Nyngan Tigers gun Justin Carney reflects on time at the top

GREEN MACHINE: Justin Carney is a powerful figure on any wing, but he'll be in black and gold in 2019 as coach of the Nyngan Tigers. Photo: AAP
GREEN MACHINE: Justin Carney is a powerful figure on any wing, but he'll be in black and gold in 2019 as coach of the Nyngan Tigers. Photo: AAP

Challenging. Rewarding. Unbearable. Grateful.

You ask Justin Carney to look back on his 11 seasons in the NRL and English Super League and it's pretty clear life as a professional rugby league player was a roller coaster ride for the bulldozing winger.

But with arguably the toughest part of his life behind him, the now retired Carney says he's happier than he's ever been.

The reason? Nyngan, naturally.

“I needed a bit of realism in my life and needed to be closer to my kids. I couldn’t think of any other place than Nyngan," Carney said.

"I needed to come home. I was sick of the rigmarole of professional footy life."

LISTEN: Hear from Nyngan Tigers pair Justin Carney and Jacob Neill ahead of the 2019 Group 11 season:

So he rang Tigers president Glen Neill and got the ball rolling. Carney was coming home.

And it wasn't until he arrived back in the Bogan Shire in October that the 30-year-old realised what he'd been missing.

While the immense pressures of playing professionally wore heavily on the hugely guarded Carney, he now knows those that helped him realise his dreams are those that still stand by him today.

“I’ve messed up," Carney admits.

"But you come back here and people that were mates when I left are still my mates now. I don’t get that anywhere else.

ON THE BUS: Nyngan duo Jacob Neill and Justin Carney gear up for the club's Group 11 campaign in 2019. Photo: NICK McGRATH

ON THE BUS: Nyngan duo Jacob Neill and Justin Carney gear up for the club's Group 11 campaign in 2019. Photo: NICK McGRATH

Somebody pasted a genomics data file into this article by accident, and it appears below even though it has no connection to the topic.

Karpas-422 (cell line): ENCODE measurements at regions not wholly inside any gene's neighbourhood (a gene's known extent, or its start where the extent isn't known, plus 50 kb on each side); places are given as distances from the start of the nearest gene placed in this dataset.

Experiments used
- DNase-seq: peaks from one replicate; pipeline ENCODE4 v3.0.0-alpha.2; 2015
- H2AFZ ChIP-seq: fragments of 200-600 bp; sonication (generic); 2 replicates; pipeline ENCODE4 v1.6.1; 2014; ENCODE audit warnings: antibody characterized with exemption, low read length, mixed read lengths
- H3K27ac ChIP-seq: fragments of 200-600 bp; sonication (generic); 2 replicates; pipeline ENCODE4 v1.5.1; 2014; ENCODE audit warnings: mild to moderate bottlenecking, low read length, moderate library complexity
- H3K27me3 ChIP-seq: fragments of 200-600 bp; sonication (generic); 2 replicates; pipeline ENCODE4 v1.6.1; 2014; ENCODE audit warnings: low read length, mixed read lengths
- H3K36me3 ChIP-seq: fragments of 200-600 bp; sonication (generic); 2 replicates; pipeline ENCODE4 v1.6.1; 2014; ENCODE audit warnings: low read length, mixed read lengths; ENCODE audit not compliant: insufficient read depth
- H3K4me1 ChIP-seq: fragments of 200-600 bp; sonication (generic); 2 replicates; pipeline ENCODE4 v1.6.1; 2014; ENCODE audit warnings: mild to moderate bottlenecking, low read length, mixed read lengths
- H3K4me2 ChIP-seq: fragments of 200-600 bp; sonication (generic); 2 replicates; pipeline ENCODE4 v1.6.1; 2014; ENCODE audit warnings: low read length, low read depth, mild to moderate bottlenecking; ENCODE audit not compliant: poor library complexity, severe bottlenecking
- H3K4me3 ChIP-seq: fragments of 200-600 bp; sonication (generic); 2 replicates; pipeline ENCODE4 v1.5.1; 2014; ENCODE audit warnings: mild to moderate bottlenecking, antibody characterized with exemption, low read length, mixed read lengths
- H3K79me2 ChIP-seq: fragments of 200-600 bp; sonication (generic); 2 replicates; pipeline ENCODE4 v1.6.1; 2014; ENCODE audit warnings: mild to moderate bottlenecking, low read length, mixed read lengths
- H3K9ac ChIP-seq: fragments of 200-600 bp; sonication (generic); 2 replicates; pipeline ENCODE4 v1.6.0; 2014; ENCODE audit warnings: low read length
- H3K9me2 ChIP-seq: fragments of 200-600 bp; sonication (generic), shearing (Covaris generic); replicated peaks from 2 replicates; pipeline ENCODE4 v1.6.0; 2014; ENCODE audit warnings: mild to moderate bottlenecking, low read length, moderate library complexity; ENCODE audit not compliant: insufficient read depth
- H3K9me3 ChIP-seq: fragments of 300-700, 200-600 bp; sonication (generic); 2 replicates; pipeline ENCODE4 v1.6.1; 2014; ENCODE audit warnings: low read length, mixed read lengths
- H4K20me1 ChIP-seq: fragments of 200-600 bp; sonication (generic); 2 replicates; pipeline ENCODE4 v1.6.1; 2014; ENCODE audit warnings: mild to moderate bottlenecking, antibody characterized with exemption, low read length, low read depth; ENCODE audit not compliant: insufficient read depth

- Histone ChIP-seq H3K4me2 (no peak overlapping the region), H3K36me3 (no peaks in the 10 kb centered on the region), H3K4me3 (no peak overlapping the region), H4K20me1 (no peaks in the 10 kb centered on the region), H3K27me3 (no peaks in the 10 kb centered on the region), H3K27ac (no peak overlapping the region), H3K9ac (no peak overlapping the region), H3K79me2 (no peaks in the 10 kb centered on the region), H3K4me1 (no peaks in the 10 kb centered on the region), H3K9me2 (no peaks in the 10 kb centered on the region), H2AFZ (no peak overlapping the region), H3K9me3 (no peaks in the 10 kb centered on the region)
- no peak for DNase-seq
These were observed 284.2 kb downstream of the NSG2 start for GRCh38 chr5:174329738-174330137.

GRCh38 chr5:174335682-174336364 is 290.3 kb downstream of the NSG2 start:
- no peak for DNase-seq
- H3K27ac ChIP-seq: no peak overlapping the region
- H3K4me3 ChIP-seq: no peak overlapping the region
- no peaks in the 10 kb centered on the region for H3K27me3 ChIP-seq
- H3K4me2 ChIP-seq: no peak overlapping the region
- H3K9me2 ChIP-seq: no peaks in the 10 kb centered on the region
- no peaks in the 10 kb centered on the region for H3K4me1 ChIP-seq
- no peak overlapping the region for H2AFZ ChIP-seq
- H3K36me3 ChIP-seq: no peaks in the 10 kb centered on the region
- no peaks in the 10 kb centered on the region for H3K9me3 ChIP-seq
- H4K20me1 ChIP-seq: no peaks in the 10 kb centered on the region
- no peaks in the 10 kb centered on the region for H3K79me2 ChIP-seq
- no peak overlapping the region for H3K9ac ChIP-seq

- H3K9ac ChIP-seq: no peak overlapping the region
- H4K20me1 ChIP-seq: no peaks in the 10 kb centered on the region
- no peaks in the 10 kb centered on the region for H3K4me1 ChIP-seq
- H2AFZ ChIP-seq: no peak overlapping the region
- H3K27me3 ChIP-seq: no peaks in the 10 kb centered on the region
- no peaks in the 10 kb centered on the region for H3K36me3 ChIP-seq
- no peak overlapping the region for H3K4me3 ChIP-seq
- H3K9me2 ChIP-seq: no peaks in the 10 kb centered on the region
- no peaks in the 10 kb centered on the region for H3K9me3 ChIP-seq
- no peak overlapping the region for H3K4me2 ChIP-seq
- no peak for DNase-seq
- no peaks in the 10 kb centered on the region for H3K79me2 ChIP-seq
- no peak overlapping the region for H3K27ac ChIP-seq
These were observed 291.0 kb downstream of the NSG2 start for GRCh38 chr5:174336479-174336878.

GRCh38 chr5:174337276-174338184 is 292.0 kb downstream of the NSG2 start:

"I look now and think how did I put up with (professional footy). It was unbearable sometimes.

“You got through it because it was your job. And that’s how I treated it. People say you’ve got the best job in the world, but that’s a load of crap. It’s very challenging.

“Overall it's a journey I’m grateful for and I owe it to Nyngan and my family.

"Through the years, and especially the tough years, the toughest part of it all was leaving here. The final step is coming home and that’s not a challenge. I needed it to happen.

“I’m happier now than I’ve ever been in life.”

Bringing the town together, that’s what I want to do ... the town’s been a big part of how I got where I did.

Nyngan Tigers coach Justin Carney on his goal for the club this season.

Rugby league will continue to toss Carney plenty of challenges in 2019.

He's in the midst of his first coaching gig at Nyngan this season and while he admits he's basically starting from square one he'll lead the Tigers in the exact same manner he runs the ball.

No fuss, straight as an arrow and very, very hard.

“I’ve never coached an under 8s side. I don’t know one thing from another, I just want everyone on the same page," he said.

“It’s still a massive challenge for me, a different role. There’s a lot of good players here. I’ll treat it like I always treat footy and do my best."

One thing the former Canberra Raiders and Sydney Roosters winger does know is how to play.

He scored two tries on debut for the Raiders in 2008 and later went on to cross for 72 tries in 67 appearances for ESL club Castleford Tigers.

Carney jokes he's arrived at Larkin Oval as an "orange peeler" to start with but he's determined to make his mark on the field.

“I’m playing every game. I’m coming here to play. I’m not here to just coach. I don’t look at myself as just a coach. I’m here to play and play my best," he says with plenty of conviction. 

GOOD TIMES: Jacob Neill is mobbed after scoring a try in the 2017 Group 11 preliminary final win over Parkes.

GOOD TIMES: Jacob Neill is mobbed after scoring a try in the 2017 Group 11 preliminary final win over Parkes.

It's the same conviction just about everyone at Nyngan has when they talk about the Tigers.

Few towns in the bush love their rugby league more. 

And Carney is embracing that passion.

“Bringing the town together, that’s what I want to do," he said.

"I want everyone from the town at the game. The town’s been a big part of how I got where I did.”

“As everyone knows, it’s a big thing to have him back in Nyngan," Tigers stalwart Jacob Neill adds.

"It’s not just a stint to just be back, he wants to come back and strive to make the place better.

"The biggest thing Nyngan thrives on is how passionate people are about football club, he brings that straight away.

"He's passionate about the football club, passionate about Nyngan."